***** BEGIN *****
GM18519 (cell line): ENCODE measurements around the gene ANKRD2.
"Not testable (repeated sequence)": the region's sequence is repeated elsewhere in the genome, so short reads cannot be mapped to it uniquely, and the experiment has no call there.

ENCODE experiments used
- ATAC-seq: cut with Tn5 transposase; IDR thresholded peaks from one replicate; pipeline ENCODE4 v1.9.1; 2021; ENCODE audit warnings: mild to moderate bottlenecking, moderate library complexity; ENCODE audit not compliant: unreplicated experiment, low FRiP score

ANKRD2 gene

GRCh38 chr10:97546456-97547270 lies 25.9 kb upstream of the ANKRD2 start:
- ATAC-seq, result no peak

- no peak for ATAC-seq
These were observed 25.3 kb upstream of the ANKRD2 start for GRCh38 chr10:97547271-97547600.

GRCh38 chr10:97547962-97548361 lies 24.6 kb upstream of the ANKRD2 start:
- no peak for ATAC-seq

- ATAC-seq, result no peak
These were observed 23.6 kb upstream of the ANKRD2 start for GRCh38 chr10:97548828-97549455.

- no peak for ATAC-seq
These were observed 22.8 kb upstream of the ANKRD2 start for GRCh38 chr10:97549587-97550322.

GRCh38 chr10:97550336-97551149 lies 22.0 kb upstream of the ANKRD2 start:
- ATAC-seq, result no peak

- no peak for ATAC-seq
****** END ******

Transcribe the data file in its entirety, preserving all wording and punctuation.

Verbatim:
GM18519 (cell line): ENCODE measurements around the gene ANKRD2.
"Not testable (repeated sequence)": the region's sequence is repeated elsewhere in the genome, so short reads cannot be mapped to it uniquely, and the experiment has no call there.

ENCODE experiments used
- ATAC-seq: cut with Tn5 transposase; IDR thresholded peaks from one replicate; pipeline ENCODE4 v1.9.1; 2021; ENCODE audit warnings: mild to moderate bottlenecking, moderate library complexity; ENCODE audit not compliant: unreplicated experiment, low FRiP score

ANKRD2 gene

GRCh38 chr10:97546456-97547270 lies 25.9 kb upstream of the ANKRD2 start:
- ATAC-seq, result no peak

- no peak for ATAC-seq
These were observed 25.3 kb upstream of the ANKRD2 start for GRCh38 chr10:97547271-97547600.

GRCh38 chr10:97547962-97548361 lies 24.6 kb upstream of the ANKRD2 start:
- no peak for ATAC-seq

- ATAC-seq, result no peak
These were observed 23.6 kb upstream of the ANKRD2 start for GRCh38 chr10:97548828-97549455.

- no peak for ATAC-seq
These were observed 22.8 kb upstream of the ANKRD2 start for GRCh38 chr10:97549587-97550322.

GRCh38 chr10:97550336-97551149 lies 22.0 kb upstream of the ANKRD2 start:
- ATAC-seq, result no peak

- no peak for ATAC-seq